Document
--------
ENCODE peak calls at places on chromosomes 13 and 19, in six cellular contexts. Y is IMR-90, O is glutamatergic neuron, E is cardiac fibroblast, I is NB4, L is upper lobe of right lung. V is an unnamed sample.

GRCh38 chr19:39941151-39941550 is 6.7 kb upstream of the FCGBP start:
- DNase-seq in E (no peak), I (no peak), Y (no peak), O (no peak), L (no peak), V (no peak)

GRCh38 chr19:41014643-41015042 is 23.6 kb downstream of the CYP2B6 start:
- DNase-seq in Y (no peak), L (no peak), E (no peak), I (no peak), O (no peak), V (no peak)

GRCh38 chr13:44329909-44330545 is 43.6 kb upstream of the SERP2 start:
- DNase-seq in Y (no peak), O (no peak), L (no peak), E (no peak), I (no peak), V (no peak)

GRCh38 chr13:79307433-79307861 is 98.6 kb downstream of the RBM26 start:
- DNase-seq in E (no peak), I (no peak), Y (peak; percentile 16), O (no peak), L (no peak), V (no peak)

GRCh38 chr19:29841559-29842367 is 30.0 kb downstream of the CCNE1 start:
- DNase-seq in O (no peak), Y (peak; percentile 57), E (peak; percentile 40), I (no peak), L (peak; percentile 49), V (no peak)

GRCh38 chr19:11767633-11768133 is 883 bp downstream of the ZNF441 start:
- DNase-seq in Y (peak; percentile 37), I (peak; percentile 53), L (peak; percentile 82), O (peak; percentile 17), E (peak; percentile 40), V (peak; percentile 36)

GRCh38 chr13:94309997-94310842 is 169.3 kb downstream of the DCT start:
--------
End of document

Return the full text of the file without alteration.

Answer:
ENCODE peak calls at places on chromosomes 13 and 19, in six cellular contexts. Y is IMR-90, O is glutamatergic neuron, E is cardiac fibroblast, I is NB4, L is upper lobe of right lung. V is an unnamed sample.

GRCh38 chr19:39941151-39941550 is 6.7 kb upstream of the FCGBP start:
- DNase-seq in E (no peak), I (no peak), Y (no peak), O (no peak), L (no peak), V (no peak)

GRCh38 chr19:41014643-41015042 is 23.6 kb downstream of the CYP2B6 start:
- DNase-seq in Y (no peak), L (no peak), E (no peak), I (no peak), O (no peak), V (no peak)

GRCh38 chr13:44329909-44330545 is 43.6 kb upstream of the SERP2 start:
- DNase-seq in Y (no peak), O (no peak), L (no peak), E (no peak), I (no peak), V (no peak)

GRCh38 chr13:79307433-79307861 is 98.6 kb downstream of the RBM26 start:
- DNase-seq in E (no peak), I (no peak), Y (peak; percentile 16), O (no peak), L (no peak), V (no peak)

GRCh38 chr19:29841559-29842367 is 30.0 kb downstream of the CCNE1 start:
- DNase-seq in O (no peak), Y (peak; percentile 57), E (peak; percentile 40), I (no peak), L (peak; percentile 49), V (no peak)

GRCh38 chr19:11767633-11768133 is 883 bp downstream of the ZNF441 start:
- DNase-seq in Y (peak; percentile 37), I (peak; percentile 53), L (peak; percentile 82), O (peak; percentile 17), E (peak; percentile 40), V (peak; percentile 36)

GRCh38 chr13:94309997-94310842 is 169.3 kb downstream of the DCT start: